Well, you stated the math would surprise.

SCOOTER
11-11-2007, 11:30 PM
Not to disagree, but I think the weight differential is minimal.
Has anyone actually weighed the "complete" drive-train on their Shammy w/ a 200hp V8?
My guess, 687#:mrgreen:

Honda, Suzuki, & Yamaha 200's all come in @ ~580# w/o prop.---As per 2007 brochures.
There's also a heavier steering system and perhaps an "off-shore" bracket.

The difference in fuel consumption is a function of the "high-tech" computerized FI systems on the OB's which many(myself included)don't trust! Give me a carb, @ sea any day(something I understand)!

The true "roadtest" would be a 2007 Shamrock EFI vs a comparable outboard! OOPS, ALL DIESEL NOW!

Has to be more than 687 lbs.

302 base engine = 480 lbs.
3" exhaust manifolds & risers = 140 lbs
Borg Warner Velvet Drive 1:1 = 95 lbs

Bell housing, damper plate, engine & transmission mounts, trans cooler & lines, raw water pump & bracket, alternator & bracket, pulleys & belts, fuel pump, water & exhaust hoses & starter = 75 lbs (min)

Coupler, propshaft & prop = ?

oceannavagator
11-12-2007, 12:42 PM
Brand new 250 hp merc= $17000.00 bucks
Brand new 250 hp Indmar with velvet drive, prop, shaft, and steering set up
= $10,000 more or less.
$7000.00 of 3.25 gasoline= 2153 gallons = 6500 miles at 3 mpg.
I personaly don't know how they even can sell outboards above 100 horse power. :confused:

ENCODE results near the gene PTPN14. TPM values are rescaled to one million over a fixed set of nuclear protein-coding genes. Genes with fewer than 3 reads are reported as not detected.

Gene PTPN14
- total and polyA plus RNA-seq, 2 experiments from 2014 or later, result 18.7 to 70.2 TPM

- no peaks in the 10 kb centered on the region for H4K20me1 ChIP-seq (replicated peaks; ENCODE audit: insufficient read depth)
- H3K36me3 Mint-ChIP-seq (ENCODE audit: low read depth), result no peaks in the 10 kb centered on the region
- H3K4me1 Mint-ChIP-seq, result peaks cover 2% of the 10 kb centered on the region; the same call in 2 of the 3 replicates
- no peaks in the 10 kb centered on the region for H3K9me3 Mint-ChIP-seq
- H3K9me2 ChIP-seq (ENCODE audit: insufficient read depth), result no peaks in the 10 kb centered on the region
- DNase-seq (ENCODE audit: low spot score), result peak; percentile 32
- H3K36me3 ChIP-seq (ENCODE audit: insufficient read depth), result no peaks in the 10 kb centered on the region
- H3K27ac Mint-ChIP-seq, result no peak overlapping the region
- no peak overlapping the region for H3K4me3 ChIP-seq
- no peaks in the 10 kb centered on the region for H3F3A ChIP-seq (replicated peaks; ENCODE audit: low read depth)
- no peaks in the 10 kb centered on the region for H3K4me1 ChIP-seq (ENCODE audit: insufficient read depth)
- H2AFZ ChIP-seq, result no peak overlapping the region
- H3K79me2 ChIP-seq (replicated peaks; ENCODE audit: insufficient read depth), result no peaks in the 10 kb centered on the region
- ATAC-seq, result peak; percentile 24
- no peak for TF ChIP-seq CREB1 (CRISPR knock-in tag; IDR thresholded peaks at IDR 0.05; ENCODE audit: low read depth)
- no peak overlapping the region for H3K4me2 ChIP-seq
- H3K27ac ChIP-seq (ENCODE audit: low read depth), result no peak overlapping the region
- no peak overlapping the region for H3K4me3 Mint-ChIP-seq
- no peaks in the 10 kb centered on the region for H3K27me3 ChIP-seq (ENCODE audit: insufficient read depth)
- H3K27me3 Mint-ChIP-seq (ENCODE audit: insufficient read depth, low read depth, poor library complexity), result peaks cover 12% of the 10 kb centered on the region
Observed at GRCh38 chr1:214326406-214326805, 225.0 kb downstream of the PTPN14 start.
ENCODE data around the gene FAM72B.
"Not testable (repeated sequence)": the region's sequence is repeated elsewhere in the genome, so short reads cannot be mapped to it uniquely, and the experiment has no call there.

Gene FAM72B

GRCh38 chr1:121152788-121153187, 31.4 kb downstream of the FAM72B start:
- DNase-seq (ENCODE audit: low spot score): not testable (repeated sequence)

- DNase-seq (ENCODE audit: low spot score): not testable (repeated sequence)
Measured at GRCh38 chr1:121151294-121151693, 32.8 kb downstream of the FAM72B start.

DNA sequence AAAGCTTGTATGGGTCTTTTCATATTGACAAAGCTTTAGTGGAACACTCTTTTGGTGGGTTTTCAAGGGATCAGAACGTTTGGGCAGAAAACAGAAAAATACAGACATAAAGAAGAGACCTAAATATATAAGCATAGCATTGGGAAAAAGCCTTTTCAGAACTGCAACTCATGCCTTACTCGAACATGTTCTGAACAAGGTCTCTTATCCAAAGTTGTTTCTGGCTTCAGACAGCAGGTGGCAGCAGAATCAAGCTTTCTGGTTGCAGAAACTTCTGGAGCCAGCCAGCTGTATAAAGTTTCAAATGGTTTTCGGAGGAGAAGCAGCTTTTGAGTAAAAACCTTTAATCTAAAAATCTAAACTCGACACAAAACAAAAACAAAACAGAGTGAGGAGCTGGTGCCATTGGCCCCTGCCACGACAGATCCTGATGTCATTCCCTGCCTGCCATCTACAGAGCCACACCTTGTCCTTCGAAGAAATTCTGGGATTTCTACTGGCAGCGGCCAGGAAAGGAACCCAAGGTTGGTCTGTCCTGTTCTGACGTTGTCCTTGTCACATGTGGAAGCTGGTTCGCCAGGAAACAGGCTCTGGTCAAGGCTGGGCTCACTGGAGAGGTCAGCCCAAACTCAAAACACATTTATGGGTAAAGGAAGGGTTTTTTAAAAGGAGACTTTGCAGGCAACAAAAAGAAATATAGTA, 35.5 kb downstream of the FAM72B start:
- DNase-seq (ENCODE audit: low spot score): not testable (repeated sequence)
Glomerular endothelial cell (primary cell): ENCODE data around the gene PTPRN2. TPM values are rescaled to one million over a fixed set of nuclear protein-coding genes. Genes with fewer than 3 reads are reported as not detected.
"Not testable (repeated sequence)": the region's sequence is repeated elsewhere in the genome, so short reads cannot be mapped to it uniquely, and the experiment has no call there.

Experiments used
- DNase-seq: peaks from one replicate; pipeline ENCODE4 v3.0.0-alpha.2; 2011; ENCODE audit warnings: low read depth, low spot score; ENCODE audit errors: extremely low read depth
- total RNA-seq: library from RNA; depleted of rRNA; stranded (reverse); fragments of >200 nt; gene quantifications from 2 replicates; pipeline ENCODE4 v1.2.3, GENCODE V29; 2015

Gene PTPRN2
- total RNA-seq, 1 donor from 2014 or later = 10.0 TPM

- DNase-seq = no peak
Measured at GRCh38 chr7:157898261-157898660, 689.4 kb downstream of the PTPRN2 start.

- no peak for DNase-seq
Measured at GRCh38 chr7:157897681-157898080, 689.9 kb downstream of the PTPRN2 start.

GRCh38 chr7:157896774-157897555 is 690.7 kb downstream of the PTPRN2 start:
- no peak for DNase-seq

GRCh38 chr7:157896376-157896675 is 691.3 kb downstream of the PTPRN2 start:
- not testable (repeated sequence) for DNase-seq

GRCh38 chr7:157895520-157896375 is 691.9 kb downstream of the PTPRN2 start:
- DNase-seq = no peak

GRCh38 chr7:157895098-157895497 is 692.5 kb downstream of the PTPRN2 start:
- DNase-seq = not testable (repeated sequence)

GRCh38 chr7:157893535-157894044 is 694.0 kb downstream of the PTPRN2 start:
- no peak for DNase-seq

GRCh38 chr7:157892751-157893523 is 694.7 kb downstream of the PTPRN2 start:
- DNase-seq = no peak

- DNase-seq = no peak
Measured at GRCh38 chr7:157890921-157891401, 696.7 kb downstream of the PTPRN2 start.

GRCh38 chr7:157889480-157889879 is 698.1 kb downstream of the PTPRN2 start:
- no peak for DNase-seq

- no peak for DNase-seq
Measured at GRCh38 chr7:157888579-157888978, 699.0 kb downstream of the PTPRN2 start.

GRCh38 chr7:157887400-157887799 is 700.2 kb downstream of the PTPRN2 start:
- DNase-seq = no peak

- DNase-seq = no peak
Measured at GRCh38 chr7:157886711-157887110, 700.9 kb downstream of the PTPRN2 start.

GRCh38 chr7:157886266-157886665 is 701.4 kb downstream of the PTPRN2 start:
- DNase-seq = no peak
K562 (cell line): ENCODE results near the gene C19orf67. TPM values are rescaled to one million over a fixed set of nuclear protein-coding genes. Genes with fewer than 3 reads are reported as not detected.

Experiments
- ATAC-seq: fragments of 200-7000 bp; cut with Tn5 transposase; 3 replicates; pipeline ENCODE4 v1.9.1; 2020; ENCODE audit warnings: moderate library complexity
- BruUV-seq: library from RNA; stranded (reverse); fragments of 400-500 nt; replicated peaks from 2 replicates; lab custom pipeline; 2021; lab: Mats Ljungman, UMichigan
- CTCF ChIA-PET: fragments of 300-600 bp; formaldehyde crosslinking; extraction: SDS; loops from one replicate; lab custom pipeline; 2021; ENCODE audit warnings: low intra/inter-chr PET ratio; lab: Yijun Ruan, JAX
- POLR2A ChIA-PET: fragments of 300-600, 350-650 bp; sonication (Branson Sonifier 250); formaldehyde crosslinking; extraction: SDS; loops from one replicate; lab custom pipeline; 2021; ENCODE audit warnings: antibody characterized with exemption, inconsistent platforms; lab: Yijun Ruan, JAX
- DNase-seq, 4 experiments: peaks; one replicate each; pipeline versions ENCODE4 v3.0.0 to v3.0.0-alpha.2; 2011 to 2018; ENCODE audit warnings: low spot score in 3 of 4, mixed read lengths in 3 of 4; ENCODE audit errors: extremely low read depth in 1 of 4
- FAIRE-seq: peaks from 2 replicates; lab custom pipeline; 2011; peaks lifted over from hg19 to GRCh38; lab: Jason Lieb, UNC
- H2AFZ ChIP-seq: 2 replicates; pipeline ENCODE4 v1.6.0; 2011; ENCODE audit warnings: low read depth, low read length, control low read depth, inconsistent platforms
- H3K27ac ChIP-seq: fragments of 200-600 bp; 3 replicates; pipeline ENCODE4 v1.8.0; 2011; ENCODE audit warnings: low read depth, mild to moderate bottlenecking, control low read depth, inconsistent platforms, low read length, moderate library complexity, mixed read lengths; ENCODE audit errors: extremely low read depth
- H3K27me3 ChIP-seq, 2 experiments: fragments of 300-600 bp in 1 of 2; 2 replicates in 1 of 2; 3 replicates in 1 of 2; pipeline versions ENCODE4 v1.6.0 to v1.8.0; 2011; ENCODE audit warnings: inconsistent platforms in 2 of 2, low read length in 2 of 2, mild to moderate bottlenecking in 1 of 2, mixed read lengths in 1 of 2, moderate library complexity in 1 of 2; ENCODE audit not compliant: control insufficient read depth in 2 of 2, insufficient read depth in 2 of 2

Plus the fact is that the weight of the outboard is in the wrong place for the seaworthyness factor.
O.N.
ps. I just had a friend buy a 32 thousand dollar truck cause it got 5 miles per gallon better mileage than his paid for american truck. He didn't do the math either. You can wear out 3 trucks with 32,000 dollars worth of fuel.

cyacht
11-12-2007, 04:48 PM
Tough to compare.
GPH might be better, but you'll be traveling a good bit faster, so the MPG's kindof even things out.
The Yamaha F250's burn about 9-10 gallons per hour @ cruise.
250hp of 22' inboard equals a relatively slow boat.
250hp on the back of a 22' hustles.

BUT, I fished the 36 this weekend (triple 250's) and it was pretty rough in the Bay on saturday. She requires a good bit of "helm input" to maintain a steady line during a slow troll.
Well, long & short, an inexperienced helmsman ended up running over one of our lines. About 50' of 30# test & a brand new fancy umbrella rig ended up very fouled around the prop.
Let me tell you how fun it was hanging off the back of that boat in seas breaking over the bow while I try to cut that mess off! Then, those beefy dam engines are so close together that when the driver went to starboard, my knee got crushed between the 2 engines. No permanent damage, but sore & bruised.
I think the outs have a place, I like to go fast, but dear gawd I hate fiishing around them.

L.A. z GATOR
11-12-2007, 05:08 PM
I would guess that the most fuel efficient setup between the two would be the outboard. However, if you mate the inboard to a jackshaft, you have a contender for efficiency.

Most overall economic package is still the straight inboard. I would guess the break even point is equal to about 3 inboard motor replacements or 6000 hours ????
This would make for an interesting study and article, but most Boat magazines get too much adverising dollars from outboard manufacturers for the truth to be revealed.